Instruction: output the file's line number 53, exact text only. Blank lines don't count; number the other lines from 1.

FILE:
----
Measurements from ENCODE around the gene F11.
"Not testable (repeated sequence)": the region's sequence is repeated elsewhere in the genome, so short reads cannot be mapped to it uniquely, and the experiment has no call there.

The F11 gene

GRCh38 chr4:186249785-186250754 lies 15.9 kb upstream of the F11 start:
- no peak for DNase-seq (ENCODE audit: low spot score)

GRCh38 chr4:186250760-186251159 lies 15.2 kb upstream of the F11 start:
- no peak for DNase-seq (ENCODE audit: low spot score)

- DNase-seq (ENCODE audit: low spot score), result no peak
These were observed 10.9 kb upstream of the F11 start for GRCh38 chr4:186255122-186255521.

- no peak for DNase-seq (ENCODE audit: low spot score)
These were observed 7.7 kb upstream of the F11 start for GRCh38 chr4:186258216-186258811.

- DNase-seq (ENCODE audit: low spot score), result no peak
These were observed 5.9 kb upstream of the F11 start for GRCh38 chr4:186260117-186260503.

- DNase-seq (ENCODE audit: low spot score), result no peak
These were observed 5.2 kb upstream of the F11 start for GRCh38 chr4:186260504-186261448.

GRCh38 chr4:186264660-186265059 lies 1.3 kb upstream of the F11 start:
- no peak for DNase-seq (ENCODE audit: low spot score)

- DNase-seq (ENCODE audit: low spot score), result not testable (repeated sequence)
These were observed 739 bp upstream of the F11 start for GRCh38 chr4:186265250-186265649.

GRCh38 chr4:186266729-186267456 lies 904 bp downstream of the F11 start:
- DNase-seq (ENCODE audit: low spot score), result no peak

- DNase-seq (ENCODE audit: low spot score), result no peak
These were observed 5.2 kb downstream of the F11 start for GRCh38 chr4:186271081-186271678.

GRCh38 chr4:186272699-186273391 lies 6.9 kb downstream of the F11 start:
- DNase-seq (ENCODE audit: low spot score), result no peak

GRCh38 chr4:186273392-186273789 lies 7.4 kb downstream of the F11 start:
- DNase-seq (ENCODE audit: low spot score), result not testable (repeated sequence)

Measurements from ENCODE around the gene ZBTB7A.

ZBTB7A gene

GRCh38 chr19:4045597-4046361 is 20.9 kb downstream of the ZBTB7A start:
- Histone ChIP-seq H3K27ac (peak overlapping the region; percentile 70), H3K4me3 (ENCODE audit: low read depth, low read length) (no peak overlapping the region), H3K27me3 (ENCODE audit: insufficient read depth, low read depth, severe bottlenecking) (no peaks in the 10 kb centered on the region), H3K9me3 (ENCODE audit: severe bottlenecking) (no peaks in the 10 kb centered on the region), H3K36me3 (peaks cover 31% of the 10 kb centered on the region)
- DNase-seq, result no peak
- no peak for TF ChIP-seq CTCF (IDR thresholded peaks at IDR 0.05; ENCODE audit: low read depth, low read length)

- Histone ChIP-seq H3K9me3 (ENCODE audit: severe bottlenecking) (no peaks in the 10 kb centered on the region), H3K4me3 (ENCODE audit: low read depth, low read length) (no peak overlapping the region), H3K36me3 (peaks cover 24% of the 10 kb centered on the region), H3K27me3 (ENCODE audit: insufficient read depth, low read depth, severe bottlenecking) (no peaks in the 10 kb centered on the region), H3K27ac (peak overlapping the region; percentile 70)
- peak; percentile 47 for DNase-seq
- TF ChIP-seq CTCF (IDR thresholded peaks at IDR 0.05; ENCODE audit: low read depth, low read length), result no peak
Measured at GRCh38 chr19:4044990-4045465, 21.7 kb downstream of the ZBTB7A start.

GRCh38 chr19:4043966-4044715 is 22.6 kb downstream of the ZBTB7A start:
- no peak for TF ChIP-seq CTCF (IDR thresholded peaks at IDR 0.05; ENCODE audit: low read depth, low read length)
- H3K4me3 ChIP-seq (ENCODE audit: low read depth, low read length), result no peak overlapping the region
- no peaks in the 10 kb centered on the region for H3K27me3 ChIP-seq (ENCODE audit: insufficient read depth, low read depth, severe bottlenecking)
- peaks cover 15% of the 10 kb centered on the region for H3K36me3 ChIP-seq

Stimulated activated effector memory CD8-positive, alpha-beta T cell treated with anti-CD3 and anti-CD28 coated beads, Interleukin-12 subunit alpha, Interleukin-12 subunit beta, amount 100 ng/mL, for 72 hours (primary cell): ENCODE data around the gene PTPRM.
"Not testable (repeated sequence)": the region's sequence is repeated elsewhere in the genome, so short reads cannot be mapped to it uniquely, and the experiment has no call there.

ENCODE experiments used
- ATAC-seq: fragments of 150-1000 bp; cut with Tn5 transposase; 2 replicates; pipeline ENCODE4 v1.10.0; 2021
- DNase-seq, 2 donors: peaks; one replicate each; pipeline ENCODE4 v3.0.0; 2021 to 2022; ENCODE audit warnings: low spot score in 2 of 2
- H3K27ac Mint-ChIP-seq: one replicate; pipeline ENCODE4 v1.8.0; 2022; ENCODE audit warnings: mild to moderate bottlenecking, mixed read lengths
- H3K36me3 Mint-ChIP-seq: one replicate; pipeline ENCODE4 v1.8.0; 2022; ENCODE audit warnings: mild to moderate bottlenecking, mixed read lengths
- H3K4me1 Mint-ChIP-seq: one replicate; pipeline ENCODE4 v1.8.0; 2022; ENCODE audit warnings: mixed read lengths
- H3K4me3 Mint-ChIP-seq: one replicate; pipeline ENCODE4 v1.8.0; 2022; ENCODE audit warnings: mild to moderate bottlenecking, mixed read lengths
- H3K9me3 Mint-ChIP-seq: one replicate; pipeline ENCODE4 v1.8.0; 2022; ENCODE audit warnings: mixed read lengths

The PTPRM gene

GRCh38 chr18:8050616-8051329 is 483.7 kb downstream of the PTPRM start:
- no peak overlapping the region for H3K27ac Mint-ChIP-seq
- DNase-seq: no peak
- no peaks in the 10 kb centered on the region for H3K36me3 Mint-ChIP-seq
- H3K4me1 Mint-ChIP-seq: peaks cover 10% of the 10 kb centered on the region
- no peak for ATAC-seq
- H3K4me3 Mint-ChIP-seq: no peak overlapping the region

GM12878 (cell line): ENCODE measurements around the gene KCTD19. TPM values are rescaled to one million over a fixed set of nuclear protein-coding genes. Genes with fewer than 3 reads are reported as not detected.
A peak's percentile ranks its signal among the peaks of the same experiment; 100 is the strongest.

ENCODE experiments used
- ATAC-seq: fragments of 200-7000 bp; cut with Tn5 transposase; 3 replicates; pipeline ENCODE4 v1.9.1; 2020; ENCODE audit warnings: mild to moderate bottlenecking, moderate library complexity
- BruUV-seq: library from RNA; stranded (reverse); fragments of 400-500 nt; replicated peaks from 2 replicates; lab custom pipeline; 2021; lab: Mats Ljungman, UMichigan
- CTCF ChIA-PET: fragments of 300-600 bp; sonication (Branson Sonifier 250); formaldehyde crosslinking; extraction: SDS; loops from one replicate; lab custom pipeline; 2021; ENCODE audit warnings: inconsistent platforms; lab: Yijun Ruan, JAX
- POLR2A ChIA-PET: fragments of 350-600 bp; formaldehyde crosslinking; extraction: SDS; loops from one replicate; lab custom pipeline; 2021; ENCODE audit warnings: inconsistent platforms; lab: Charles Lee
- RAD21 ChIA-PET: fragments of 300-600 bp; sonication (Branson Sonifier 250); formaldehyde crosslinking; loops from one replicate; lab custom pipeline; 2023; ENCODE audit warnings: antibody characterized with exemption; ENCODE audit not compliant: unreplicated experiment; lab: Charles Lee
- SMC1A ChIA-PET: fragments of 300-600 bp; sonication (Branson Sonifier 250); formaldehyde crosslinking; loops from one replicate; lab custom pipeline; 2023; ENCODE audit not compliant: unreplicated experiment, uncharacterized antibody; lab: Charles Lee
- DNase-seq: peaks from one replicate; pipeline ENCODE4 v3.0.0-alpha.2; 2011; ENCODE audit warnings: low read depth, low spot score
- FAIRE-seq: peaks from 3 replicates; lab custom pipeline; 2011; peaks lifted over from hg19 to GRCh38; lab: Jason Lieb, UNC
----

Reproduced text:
The PTPRM gene